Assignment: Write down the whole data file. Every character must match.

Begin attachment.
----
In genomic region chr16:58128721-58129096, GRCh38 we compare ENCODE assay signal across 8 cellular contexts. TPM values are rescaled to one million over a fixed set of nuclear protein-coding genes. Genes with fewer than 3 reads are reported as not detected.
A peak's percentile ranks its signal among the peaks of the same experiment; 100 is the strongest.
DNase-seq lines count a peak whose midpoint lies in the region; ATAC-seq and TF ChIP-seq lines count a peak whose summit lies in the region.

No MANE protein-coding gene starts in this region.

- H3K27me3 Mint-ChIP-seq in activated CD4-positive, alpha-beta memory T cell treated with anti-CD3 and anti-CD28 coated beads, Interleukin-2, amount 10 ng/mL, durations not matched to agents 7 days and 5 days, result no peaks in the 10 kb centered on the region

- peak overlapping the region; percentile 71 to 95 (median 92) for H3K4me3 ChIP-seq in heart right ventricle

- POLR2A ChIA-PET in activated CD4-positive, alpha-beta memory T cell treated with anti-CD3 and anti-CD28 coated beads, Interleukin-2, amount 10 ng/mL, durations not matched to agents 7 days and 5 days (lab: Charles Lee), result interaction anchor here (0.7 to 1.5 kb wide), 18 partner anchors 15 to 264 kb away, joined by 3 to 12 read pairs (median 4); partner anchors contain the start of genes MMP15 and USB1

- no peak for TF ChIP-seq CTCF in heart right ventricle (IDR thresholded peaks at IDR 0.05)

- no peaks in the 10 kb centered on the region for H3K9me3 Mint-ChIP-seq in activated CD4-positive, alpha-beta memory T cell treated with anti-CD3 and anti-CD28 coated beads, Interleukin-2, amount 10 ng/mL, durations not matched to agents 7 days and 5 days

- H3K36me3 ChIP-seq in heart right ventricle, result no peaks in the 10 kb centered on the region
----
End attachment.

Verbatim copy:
In genomic region chr16:58128721-58129096, GRCh38 we compare ENCODE assay signal across 8 cellular contexts. TPM values are rescaled to one million over a fixed set of nuclear protein-coding genes. Genes with fewer than 3 reads are reported as not detected.
A peak's percentile ranks its signal among the peaks of the same experiment; 100 is the strongest.
DNase-seq lines count a peak whose midpoint lies in the region; ATAC-seq and TF ChIP-seq lines count a peak whose summit lies in the region.

No MANE protein-coding gene starts in this region.

- H3K27me3 Mint-ChIP-seq in activated CD4-positive, alpha-beta memory T cell treated with anti-CD3 and anti-CD28 coated beads, Interleukin-2, amount 10 ng/mL, durations not matched to agents 7 days and 5 days, result no peaks in the 10 kb centered on the region

- peak overlapping the region; percentile 71 to 95 (median 92) for H3K4me3 ChIP-seq in heart right ventricle

- POLR2A ChIA-PET in activated CD4-positive, alpha-beta memory T cell treated with anti-CD3 and anti-CD28 coated beads, Interleukin-2, amount 10 ng/mL, durations not matched to agents 7 days and 5 days (lab: Charles Lee), result interaction anchor here (0.7 to 1.5 kb wide), 18 partner anchors 15 to 264 kb away, joined by 3 to 12 read pairs (median 4); partner anchors contain the start of genes MMP15 and USB1

- no peak for TF ChIP-seq CTCF in heart right ventricle (IDR thresholded peaks at IDR 0.05)

- no peaks in the 10 kb centered on the region for H3K9me3 Mint-ChIP-seq in activated CD4-positive, alpha-beta memory T cell treated with anti-CD3 and anti-CD28 coated beads, Interleukin-2, amount 10 ng/mL, durations not matched to agents 7 days and 5 days

- H3K36me3 ChIP-seq in heart right ventricle, result no peaks in the 10 kb centered on the region